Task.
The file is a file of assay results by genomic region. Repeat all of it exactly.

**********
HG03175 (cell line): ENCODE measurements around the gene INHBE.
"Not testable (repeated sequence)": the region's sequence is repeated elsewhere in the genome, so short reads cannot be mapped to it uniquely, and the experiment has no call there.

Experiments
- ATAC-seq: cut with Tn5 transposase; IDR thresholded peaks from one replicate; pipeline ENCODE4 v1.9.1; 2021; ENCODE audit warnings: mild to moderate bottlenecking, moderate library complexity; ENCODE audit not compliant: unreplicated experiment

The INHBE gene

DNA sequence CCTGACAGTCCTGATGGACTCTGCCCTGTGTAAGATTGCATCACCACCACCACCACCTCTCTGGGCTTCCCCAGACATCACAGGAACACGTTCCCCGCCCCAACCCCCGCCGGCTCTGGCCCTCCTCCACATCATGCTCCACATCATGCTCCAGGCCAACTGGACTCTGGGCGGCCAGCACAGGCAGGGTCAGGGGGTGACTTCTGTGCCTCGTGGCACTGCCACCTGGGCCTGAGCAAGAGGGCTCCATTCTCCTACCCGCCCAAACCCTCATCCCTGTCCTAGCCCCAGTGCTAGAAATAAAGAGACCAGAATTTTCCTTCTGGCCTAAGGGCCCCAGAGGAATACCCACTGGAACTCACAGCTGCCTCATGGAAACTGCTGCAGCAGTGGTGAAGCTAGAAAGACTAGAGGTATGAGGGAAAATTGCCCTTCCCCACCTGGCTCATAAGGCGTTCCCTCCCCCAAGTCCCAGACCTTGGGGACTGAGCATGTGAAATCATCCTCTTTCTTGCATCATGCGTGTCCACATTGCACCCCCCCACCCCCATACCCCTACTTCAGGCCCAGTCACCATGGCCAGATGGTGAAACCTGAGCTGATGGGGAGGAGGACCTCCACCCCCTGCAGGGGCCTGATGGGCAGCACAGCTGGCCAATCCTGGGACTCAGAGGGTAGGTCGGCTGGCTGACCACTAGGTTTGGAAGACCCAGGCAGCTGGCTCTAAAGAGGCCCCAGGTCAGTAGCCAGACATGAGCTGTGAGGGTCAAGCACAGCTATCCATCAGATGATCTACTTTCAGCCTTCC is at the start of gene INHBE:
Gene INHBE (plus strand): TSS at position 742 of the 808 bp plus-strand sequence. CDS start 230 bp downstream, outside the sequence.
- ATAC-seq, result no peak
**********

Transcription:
HG03175 (cell line): ENCODE measurements around the gene INHBE.
"Not testable (repeated sequence)": the region's sequence is repeated elsewhere in the genome, so short reads cannot be mapped to it uniquely, and the experiment has no call there.

Experiments
- ATAC-seq: cut with Tn5 transposase; IDR thresholded peaks from one replicate; pipeline ENCODE4 v1.9.1; 2021; ENCODE audit warnings: mild to moderate bottlenecking, moderate library complexity; ENCODE audit not compliant: unreplicated experiment

The INHBE gene

DNA sequence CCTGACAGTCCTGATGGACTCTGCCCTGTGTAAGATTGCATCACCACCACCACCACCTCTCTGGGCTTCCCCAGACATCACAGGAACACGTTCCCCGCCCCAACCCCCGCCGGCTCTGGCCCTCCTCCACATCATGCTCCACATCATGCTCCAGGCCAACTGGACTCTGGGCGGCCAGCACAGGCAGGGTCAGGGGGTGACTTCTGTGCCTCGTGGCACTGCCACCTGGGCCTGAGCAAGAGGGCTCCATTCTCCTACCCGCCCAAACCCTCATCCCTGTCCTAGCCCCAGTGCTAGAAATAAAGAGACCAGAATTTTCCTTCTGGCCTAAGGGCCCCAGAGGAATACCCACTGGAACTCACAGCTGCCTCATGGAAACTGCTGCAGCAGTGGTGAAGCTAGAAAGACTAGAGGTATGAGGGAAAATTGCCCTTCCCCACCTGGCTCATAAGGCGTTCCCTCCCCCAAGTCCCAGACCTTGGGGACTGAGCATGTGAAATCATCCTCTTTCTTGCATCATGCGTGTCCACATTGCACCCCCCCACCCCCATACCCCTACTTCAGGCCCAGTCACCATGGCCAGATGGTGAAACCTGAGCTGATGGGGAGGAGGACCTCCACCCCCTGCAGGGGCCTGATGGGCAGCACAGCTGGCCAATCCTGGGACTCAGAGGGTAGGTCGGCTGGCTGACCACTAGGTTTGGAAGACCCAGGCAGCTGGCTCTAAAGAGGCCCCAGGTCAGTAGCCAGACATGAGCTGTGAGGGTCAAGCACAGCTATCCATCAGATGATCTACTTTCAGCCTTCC is at the start of gene INHBE:
Gene INHBE (plus strand): TSS at position 742 of the 808 bp plus-strand sequence. CDS start 230 bp downstream, outside the sequence.
- ATAC-seq, result no peak